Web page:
of developing frozen shoulder. Insulin-dependent diabetics
have a 36% chance of developing it, 10% bilaterally).
–
–
–
–
–
Cardiac/lipid problems.
Epilepsy.
Endocrine abnormalities, particularly hypothyroidism.
Trauma.
Drugs – MMP Inhibitors.
Treatment
 Advice and Education
– Reassurance
 Physiotherapy
– Exercise
– Manual therapy
– Pain Management
 Injections – please note that we have 3 injection
therapists within our MSK Physio service, and offer
patients a follow-up in Physiotherapy within 10 days
 Surgical Intervention
Impingement
 During elevation of the shoulder, the humeral
tuberosities pass close underneath the
coracoacromial arch. Little space is left for the
intervening soft tissues, which comprise (from
superficial to deep), the bursa, the rotator cuff
tendons and the long head of biceps.
 If, for any reason, the available space reduces,
these soft tissues are liable to become pinched.
Possible Underlying Mechanisms
 Bony anatomical and pathological factors
 Shoulder instability
 Impaired scapulohumeral rhythm and scapular
instability
 Capsular tightness
 Postural factors
 Soft tissue changes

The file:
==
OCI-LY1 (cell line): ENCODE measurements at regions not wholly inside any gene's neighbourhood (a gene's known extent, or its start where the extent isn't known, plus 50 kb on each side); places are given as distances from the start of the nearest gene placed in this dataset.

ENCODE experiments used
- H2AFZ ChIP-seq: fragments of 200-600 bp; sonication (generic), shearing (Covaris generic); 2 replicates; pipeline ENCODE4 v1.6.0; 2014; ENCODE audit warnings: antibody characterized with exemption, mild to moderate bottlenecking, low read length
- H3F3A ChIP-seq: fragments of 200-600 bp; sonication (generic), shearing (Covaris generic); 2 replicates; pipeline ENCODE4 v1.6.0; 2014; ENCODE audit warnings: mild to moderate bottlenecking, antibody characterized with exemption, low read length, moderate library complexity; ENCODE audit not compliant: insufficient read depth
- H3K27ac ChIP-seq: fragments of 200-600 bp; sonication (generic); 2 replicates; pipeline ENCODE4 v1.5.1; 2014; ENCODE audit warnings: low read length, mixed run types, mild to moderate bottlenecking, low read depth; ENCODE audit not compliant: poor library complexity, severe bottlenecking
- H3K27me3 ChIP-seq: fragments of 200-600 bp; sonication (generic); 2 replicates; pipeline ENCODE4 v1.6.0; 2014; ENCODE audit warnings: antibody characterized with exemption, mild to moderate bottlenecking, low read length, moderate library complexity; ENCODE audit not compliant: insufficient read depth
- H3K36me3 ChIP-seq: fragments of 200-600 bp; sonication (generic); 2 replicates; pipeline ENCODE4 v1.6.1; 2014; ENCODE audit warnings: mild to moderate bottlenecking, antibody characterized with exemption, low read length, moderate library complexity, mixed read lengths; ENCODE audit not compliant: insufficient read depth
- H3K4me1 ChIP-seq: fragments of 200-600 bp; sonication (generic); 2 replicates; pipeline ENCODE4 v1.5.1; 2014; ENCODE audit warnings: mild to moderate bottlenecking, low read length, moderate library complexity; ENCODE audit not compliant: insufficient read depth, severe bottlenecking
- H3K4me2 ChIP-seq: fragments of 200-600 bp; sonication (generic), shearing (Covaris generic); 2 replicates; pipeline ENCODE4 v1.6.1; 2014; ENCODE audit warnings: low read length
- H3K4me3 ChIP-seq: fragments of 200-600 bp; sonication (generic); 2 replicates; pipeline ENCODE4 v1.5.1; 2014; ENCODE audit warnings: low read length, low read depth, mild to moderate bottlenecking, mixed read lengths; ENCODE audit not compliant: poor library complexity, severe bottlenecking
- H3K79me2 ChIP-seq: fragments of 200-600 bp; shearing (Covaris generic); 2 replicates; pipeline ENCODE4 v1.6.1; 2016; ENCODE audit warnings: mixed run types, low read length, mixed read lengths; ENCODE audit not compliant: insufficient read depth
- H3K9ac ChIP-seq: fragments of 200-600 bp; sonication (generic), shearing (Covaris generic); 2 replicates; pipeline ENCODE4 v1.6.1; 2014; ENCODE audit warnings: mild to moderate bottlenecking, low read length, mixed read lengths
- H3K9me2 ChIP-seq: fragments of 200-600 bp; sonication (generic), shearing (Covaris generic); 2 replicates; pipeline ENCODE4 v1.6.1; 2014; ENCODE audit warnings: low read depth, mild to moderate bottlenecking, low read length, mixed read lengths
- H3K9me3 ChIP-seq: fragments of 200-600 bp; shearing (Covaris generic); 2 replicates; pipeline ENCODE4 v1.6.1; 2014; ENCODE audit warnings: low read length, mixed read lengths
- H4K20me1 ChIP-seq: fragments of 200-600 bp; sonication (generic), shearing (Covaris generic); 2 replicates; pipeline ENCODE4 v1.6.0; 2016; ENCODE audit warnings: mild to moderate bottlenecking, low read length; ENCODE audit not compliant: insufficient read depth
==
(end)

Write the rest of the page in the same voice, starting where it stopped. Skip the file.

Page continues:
Diagnosis
 Age:
– Impingement spans the age ranges of other shoulder
conditions, but in patients under 35 years old is likely
to be secondary to instability
 Mode of onset:
– Can be insidious or related to a specific incident
 Pain:
– Felt in shoulder but can radiate into upper arm/deltoid
(sergeant stripes distribution)
– Typical painful arc
– Night pain common
– Often predictably activity-specific
Treatment
 Physiotherapy
– Relative rest and avoidance of aggravating factors
beneficial in early management allowing pain and
inflammation to settle
– Absolute rest rarely necessary and risks precipitating painrelated illness behaviour and adhesive capsulitis
– Rehabilitation is vital
 NSAIDs
– Benefits of a short course are likely to outweigh the risks
unless contraindicated
 Injections
 Surgical Intervention
Rotator Cuff Tears
 Aetiology:
– There are 2 main theories for the cause:
 EXTRINSIC: Due to compression and impingement
of the rotator cuff.
 INTRINSIC: Due to changing properties of the
rotator cuff itself.
 Traumatic or degenerative
 Expected function/activity levels, pain and size of
tear need to be consideration factors for surgical
opinion.
When to refer to Orthopaedics?
 Frozen shoulder:
– Diabetic males – early surgical opinion
– If Physiotherapy and injection therapy fail to settle the
symptoms adequately
 Impingement:
– If Physiotherapy and injection therapy fail to settle the
symptoms adequately
 Rotator cuff tears:
– Referral for all young and active cases
– In sedentary or elderly (degenerative) cases,
physiotherapy and injection therapy is usually
sufficient
Conclusion
 Many shoulder problems are successfully
managed within Physiotherapy without the need
for an Orthopaedic opinion
 However, there are clear situations where an
early Orthopaedic opinion/intervention is
warranted, as discussed
 Injections in isolation not usually effective without
rehabilitation as soon as possible afterwards
 Rehabilitation vital in most cases
 Any questions?